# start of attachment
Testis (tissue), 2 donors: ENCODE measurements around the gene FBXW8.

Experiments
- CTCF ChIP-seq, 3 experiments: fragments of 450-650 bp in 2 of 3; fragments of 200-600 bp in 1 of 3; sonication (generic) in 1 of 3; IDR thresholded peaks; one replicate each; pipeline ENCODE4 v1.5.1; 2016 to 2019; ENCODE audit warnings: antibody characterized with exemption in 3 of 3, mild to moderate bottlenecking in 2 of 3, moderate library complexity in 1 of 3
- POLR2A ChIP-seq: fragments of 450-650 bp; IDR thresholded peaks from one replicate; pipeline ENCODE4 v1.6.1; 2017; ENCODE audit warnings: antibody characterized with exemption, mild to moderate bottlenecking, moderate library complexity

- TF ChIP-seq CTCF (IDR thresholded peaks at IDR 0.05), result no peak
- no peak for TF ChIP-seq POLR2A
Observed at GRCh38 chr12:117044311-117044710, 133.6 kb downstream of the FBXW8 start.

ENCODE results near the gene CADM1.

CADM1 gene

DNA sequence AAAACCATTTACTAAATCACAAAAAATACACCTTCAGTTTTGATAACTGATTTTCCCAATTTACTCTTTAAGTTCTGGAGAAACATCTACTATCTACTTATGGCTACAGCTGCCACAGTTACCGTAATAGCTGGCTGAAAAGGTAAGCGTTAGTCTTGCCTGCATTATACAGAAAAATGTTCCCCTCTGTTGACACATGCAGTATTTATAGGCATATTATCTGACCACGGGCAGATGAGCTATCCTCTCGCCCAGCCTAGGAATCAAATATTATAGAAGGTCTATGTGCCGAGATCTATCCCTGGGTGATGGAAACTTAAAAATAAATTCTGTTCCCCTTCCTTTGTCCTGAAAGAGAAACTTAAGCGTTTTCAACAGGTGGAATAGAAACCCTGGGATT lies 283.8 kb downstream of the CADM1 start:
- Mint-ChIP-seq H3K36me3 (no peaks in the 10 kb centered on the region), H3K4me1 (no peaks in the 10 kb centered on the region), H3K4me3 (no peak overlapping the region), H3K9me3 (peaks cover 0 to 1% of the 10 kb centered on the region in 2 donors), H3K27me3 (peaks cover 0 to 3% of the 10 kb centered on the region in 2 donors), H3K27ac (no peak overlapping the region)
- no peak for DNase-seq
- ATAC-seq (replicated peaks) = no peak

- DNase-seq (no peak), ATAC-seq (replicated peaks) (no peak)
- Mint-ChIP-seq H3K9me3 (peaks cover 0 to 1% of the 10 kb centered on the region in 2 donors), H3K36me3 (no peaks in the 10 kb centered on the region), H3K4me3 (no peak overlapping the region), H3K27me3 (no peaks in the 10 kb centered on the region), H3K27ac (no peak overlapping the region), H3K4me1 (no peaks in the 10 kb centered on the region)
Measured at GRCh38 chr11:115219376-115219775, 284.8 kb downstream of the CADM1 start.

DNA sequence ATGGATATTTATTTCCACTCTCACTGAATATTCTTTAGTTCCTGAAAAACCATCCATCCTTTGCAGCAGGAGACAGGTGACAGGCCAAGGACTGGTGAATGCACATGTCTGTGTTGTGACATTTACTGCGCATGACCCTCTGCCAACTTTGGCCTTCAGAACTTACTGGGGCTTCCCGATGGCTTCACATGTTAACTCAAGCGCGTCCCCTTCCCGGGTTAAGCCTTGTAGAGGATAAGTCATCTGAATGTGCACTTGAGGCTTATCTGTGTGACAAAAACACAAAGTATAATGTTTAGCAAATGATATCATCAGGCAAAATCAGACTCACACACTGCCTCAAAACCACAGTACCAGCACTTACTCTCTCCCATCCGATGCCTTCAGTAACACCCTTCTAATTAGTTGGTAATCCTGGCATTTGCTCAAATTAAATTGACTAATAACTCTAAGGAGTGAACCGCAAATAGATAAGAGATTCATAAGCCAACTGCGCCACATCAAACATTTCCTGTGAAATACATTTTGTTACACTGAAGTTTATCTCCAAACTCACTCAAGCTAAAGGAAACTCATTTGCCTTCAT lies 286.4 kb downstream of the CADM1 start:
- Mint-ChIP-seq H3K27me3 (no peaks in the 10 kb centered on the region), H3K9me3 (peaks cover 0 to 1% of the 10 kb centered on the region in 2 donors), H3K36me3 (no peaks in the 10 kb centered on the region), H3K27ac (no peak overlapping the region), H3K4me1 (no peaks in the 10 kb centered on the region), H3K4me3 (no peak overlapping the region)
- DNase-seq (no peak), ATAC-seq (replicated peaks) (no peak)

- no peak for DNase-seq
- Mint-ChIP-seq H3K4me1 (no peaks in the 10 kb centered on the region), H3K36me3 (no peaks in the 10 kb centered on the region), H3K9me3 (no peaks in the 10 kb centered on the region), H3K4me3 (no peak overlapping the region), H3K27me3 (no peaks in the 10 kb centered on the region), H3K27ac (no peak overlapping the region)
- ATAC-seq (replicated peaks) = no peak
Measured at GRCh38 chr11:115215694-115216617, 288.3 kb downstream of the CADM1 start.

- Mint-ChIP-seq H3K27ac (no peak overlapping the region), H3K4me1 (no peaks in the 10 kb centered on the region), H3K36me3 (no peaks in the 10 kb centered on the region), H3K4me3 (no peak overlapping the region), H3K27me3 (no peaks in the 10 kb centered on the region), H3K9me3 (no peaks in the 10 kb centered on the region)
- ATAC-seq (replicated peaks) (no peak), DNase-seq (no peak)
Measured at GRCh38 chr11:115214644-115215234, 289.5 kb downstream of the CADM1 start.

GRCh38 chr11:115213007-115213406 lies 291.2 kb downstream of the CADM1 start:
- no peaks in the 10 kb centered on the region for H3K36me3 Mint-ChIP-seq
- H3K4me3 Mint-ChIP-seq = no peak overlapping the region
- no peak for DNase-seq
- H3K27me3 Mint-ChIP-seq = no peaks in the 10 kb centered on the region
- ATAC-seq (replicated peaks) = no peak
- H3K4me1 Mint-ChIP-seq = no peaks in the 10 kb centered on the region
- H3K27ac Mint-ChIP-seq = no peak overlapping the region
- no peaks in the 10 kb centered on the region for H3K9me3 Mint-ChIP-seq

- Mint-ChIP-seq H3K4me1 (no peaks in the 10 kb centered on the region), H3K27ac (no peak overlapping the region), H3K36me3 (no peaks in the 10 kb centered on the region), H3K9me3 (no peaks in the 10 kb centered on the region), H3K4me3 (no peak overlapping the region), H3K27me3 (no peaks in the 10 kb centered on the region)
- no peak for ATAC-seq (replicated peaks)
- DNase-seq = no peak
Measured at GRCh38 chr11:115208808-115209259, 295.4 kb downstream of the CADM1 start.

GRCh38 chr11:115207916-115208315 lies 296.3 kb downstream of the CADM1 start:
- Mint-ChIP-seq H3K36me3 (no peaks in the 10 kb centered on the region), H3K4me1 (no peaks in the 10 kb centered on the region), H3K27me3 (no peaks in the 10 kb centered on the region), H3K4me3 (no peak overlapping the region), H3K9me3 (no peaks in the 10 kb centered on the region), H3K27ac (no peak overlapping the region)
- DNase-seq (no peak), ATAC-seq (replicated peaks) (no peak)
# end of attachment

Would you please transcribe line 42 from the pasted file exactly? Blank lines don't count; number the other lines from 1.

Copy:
- DNase-seq (no peak), ATAC-seq (replicated peaks) (no peak)